Background: Human papillomavirus (HPV) has been associated with cervical intraepithelial neoplasia, but the temporal relation between the infection and the neoplasia remains unclear, as does the relative importance of the specific type of HPV, other sexually transmitted diseases, and other risk factors.
Methods: We studied prospectively a cohort of 241 women who presented for evaluation of sexually transmitted disease and had negative cervical cytologic tests. The women were followed every four months with cytologic and colposcopic examinations of the uterine cervix and tests for HPV DNA and other sexually transmitted diseases.
Results: Cervical intraepithelial neoplasia grade 2 or 3 was confirmed by biopsy in 28 women. On the basis of survival analysis, the cumulative incidence of cervical intraepithelial neoplasia at two years was 28 percent among women with a positive test for HPV and 3 percent among those without detectable HPV DNA: The risk was highest among those with HPV type 16 or 18 infection (adjusted relative risk as compared with that in women without HPV infection, 11; 95 percent confidence interval, 4.6 to 26; attributable risk, 52 percent). All 24 cases of cervical intraepithelial neoplasia grade 2 or 3 among HPV-positive women were detected within 24 months after the first positive test for HPV. After adjustment for the presence of HPV infection, the development of cervical intraepithelial neoplasia was also associated with younger age at first intercourse, the presence of serum antibodies to Chlamydia trachomatis, the presence of serum antibodies to cytomegalovirus, and cervical infection with Neisseria gonorrhoeae.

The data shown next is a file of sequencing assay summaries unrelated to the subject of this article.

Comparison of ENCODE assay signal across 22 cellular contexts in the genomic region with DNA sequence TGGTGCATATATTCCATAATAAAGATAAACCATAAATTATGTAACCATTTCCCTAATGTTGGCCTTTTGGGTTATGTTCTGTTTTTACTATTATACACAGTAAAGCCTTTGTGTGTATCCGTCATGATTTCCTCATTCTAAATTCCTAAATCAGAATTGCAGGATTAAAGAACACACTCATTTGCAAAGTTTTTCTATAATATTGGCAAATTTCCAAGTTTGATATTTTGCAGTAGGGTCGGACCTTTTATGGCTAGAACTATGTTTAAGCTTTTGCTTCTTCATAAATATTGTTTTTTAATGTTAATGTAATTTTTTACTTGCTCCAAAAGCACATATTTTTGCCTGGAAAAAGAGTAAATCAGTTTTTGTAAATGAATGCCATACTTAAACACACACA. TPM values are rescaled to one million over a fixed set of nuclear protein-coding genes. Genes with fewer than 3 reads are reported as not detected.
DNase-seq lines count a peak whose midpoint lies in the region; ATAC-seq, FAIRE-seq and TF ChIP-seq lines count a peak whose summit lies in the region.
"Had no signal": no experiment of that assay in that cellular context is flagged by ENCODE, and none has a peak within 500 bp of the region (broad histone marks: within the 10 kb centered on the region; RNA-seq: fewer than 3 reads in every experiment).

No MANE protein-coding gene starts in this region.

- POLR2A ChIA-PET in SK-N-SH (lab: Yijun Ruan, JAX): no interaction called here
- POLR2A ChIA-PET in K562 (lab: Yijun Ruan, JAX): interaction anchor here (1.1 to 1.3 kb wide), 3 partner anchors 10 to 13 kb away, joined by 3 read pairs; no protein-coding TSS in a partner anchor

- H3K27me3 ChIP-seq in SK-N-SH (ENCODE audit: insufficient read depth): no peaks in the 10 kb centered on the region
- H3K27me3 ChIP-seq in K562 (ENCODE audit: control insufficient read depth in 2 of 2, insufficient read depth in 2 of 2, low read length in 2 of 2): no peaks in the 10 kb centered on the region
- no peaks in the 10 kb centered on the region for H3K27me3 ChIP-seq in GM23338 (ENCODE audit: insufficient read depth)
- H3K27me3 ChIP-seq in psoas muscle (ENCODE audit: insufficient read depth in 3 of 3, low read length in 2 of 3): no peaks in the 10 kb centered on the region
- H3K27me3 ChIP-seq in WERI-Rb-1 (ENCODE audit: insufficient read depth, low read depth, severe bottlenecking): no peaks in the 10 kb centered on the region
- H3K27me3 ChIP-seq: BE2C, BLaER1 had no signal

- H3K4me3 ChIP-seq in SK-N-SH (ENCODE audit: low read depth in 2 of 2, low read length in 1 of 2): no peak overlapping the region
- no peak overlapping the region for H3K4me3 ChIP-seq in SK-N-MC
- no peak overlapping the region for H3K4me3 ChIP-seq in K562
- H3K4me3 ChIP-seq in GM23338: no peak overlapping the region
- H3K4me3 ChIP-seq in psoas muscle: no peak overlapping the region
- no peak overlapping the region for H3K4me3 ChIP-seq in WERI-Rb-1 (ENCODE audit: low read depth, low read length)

Conclusions: Cervical intraepithelial neoplasia is a common and apparently early manifestation of cervical infection by HPV, particularly types 16 and 18.